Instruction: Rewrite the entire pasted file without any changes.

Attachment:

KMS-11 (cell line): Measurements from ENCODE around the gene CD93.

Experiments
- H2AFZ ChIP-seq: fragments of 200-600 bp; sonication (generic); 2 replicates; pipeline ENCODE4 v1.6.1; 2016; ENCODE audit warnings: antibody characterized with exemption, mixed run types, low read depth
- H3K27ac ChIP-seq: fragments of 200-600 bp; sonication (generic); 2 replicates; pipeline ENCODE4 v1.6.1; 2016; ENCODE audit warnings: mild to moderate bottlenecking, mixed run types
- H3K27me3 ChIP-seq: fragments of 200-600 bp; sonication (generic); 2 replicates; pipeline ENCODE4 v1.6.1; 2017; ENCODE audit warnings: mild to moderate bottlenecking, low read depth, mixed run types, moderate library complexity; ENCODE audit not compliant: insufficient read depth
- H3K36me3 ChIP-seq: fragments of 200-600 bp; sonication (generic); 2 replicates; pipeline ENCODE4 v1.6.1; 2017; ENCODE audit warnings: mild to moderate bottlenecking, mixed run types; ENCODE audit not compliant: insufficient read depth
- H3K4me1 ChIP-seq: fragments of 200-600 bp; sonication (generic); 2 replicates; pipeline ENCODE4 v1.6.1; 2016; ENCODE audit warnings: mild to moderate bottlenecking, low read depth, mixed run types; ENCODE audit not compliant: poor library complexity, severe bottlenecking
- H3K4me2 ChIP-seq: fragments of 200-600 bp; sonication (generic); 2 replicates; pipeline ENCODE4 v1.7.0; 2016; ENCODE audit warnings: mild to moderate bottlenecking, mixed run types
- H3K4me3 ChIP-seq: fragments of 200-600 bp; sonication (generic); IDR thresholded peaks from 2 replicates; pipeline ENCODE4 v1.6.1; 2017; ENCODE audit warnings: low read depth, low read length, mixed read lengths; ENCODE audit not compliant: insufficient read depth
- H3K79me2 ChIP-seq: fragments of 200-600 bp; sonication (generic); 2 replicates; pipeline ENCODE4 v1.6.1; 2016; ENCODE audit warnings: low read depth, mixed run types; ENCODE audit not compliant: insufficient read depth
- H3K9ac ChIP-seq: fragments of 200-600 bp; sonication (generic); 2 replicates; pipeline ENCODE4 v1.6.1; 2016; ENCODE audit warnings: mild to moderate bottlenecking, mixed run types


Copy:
KMS-11 (cell line): Measurements from ENCODE around the gene CD93.

Experiments
- H2AFZ ChIP-seq: fragments of 200-600 bp; sonication (generic); 2 replicates; pipeline ENCODE4 v1.6.1; 2016; ENCODE audit warnings: antibody characterized with exemption, mixed run types, low read depth
- H3K27ac ChIP-seq: fragments of 200-600 bp; sonication (generic); 2 replicates; pipeline ENCODE4 v1.6.1; 2016; ENCODE audit warnings: mild to moderate bottlenecking, mixed run types
- H3K27me3 ChIP-seq: fragments of 200-600 bp; sonication (generic); 2 replicates; pipeline ENCODE4 v1.6.1; 2017; ENCODE audit warnings: mild to moderate bottlenecking, low read depth, mixed run types, moderate library complexity; ENCODE audit not compliant: insufficient read depth
- H3K36me3 ChIP-seq: fragments of 200-600 bp; sonication (generic); 2 replicates; pipeline ENCODE4 v1.6.1; 2017; ENCODE audit warnings: mild to moderate bottlenecking, mixed run types; ENCODE audit not compliant: insufficient read depth
- H3K4me1 ChIP-seq: fragments of 200-600 bp; sonication (generic); 2 replicates; pipeline ENCODE4 v1.6.1; 2016; ENCODE audit warnings: mild to moderate bottlenecking, low read depth, mixed run types; ENCODE audit not compliant: poor library complexity, severe bottlenecking
- H3K4me2 ChIP-seq: fragments of 200-600 bp; sonication (generic); 2 replicates; pipeline ENCODE4 v1.7.0; 2016; ENCODE audit warnings: mild to moderate bottlenecking, mixed run types
- H3K4me3 ChIP-seq: fragments of 200-600 bp; sonication (generic); IDR thresholded peaks from 2 replicates; pipeline ENCODE4 v1.6.1; 2017; ENCODE audit warnings: low read depth, low read length, mixed read lengths; ENCODE audit not compliant: insufficient read depth
- H3K79me2 ChIP-seq: fragments of 200-600 bp; sonication (generic); 2 replicates; pipeline ENCODE4 v1.6.1; 2016; ENCODE audit warnings: low read depth, mixed run types; ENCODE audit not compliant: insufficient read depth
- H3K9ac ChIP-seq: fragments of 200-600 bp; sonication (generic); 2 replicates; pipeline ENCODE4 v1.6.1; 2016; ENCODE audit warnings: mild to moderate bottlenecking, mixed run types